Overcast skies and light to moderate snow throughout the day- turning to rain just after we finished tour. Light west winds in AM and increased in intensity throughout the day.

Air Ts on Canyon floor were in the upper 20s F in the AM and warmed into the mid-30s F by afternoon.

Wind transport of available snow was occurring on EASTERLY aspects at elevations above 5,600 feet.

SNOWPACK OBSERVATIONS:

Test profiles conducted in bot h the Burnout and Shed 4 avalanche starting zones.

Burnout SZ:

5200’ elevation with a 38 degree slope and a south easterly aspect (130 degree azimuth).

 Time= 1155

 Air T= -1C

Snowdepth= 112 cm…Moist throughout.

Layer of concern= 51 cm from snowpack surface…Consisting of moist/ rounding grains beneath a moist decomposing 4 cm crust.

Stability Test Results: ECTP14 Q2 & ECTP13 Q2

Shed 4 SZ:

5800’ with a 35 degree slope and an easterly aspect (90 azimuth degrees).

 

 Time= 1330

 Air T= 0C

Snowdepth= 200 cm…Moist surface snow…Dry below 10 cm from snowpack surface.

Layer of concern at this profile location was located in the upper 25 cm and was interface between newly deposited snow and existing melt/freeze crust.

 Stability Test results= ECTP14 Q2.

AVALANCHE OBSERVATIONS:

No Recent Avalanche Activity Observed.

 

 

BNSF AVALANCHE SAFETY FIELD OBSERVATIONS SUBMITTED TO FLATHEAD AVALANCHE CENTER AND GLACIER NATIONAL PARK ARE BEING PROVIDEDED IN ACCORDANCE WITH THE TERMS AND CONDITIONS SPECIFIED GLACIER NATIONAL PARK SPECIAL USE PERMIT.

THESE OBSERVATIONS REPRESENT SITE SPECIFIC INFORMATION INTENDED FOR THE BNSF AVALANCHE SAFETY PROGRAM AND IN NO WAY ARE TO BE CONSTRUED AS A PUBLIC/ RECREATION AVALANCHE FORECAST.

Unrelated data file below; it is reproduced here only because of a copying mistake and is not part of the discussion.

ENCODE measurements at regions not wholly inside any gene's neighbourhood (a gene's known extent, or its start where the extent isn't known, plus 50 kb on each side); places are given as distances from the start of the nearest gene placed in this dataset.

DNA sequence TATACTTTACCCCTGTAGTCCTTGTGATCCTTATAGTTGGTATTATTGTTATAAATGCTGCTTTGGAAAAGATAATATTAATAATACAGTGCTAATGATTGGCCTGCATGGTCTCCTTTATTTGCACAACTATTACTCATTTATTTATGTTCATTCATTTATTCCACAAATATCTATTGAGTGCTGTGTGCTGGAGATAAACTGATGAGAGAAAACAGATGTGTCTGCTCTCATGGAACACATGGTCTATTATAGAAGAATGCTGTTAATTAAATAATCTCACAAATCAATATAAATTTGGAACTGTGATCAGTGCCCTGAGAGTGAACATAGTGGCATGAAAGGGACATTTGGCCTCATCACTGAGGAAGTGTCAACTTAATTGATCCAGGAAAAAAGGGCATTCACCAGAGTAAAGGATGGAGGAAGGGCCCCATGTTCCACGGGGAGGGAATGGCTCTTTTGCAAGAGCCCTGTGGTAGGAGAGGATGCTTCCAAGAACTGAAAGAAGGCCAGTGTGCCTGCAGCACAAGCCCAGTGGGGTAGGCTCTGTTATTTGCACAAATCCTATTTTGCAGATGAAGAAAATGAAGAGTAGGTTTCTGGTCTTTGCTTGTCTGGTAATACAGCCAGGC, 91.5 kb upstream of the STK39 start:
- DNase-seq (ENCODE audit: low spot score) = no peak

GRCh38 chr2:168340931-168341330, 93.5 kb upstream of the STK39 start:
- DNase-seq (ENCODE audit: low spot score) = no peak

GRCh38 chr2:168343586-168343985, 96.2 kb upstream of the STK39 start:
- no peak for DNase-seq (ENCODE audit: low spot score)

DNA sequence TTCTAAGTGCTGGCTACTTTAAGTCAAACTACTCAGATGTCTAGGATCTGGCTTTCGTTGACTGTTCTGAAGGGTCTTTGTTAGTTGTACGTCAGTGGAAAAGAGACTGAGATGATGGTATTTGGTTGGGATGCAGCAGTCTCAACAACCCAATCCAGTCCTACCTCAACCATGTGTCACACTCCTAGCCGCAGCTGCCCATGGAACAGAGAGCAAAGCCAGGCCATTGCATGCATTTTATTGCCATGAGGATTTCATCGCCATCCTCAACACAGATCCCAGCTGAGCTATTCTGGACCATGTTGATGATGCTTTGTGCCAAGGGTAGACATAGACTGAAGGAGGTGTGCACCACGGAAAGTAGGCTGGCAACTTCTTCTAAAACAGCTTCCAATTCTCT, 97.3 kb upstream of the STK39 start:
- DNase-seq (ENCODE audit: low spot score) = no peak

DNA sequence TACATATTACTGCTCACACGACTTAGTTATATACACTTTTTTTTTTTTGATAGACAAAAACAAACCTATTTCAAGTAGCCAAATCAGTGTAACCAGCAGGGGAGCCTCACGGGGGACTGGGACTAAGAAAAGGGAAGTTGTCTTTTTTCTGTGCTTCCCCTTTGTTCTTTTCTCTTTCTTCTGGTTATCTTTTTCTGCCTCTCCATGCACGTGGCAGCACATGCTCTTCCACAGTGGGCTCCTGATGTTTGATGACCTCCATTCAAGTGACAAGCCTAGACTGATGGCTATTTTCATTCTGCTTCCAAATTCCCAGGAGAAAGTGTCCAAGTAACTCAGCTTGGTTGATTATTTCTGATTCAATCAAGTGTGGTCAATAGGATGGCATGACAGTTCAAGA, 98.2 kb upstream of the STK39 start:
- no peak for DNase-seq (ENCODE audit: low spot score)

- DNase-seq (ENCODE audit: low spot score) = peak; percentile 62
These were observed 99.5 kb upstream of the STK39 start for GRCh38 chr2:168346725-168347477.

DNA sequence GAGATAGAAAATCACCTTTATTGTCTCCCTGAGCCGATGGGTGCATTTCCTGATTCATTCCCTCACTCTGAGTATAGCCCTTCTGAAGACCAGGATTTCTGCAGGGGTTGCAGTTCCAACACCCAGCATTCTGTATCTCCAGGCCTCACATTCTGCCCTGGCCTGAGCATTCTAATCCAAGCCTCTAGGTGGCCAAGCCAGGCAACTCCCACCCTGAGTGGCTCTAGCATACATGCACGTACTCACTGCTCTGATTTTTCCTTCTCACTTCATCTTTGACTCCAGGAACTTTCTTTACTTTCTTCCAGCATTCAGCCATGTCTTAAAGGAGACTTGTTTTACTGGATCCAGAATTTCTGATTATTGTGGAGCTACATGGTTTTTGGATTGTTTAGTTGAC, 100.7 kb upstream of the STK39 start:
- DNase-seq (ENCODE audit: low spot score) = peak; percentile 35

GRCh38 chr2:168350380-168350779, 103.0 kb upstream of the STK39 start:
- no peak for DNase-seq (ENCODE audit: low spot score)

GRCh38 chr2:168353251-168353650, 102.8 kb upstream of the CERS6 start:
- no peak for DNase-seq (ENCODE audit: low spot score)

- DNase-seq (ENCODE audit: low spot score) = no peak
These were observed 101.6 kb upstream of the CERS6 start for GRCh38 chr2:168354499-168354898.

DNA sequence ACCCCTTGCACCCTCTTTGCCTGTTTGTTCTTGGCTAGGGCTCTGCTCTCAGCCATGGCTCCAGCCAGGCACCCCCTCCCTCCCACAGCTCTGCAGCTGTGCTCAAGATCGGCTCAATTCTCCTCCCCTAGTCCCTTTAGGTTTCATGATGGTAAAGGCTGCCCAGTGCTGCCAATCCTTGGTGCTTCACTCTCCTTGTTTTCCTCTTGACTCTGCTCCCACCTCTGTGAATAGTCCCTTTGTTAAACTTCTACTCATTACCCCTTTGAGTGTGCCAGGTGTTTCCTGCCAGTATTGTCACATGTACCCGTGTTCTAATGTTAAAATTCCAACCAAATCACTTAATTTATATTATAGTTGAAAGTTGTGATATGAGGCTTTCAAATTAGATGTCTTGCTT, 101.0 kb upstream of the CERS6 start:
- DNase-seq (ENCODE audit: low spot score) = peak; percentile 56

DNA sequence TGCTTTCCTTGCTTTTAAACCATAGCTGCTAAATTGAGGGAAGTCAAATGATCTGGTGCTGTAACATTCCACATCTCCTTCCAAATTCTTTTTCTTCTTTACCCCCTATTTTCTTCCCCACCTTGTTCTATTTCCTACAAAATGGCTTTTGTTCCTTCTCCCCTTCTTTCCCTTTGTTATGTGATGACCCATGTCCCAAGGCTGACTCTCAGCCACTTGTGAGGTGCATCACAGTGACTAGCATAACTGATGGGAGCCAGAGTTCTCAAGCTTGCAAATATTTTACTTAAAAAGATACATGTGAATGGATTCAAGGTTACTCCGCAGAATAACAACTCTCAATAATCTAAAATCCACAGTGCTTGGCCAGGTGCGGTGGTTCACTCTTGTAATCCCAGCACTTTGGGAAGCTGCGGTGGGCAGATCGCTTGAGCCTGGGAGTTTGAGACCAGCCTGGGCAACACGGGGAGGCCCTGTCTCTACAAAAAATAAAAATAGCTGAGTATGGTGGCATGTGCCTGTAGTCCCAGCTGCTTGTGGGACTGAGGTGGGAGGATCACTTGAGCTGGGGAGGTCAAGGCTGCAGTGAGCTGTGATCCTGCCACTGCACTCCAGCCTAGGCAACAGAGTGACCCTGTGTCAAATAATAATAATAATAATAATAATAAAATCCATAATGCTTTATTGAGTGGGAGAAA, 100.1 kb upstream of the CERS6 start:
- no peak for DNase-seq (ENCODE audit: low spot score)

Werner Peak 3/11/13

From: Karl Crittenden
Date: 3/11/13
Time: 1200-1500 hrs
Location: Werner Peak
Activity: Snowmobiling

Snowpack Observations:
A scattering of observations from the Flathead National Forest Avalanche level 1 class:

Sunny to partly sunny skies with a light wind from the southwest. Temperatures around high 20s to low 30s. No signs of natural avalanche activity or instability.

The first series of pits were dug on ~36 deg. slope on a south/southwest aspect at 6476 ft. Roughly 15 cm of light snow on a rain crust failed almost immediately in tests (CT1Q2 and ECTP3). Subsequent, multiple, CT’s and ECT’s showed the snow pack prone to fracture with easy to moderate force but no propagation was experienced. 

The second set of snowpits were dug on a north/northeast aspect just east of Werner peak on the ridge ~1000 feet (linear) shy of the summit. Several ECT, CT, and a rutschblock test were done on a ~30 deg. slope on the leeward side of the ridge. ECT and CT results were variable, possibly due to cross loading and spatial variability. The rutshblock showed instability (RB3 MB {most of block}) at ~25 cm from the surface.

A snowmobile ride up and down, no turns were had, though skiing on north aspects looks to still be quality.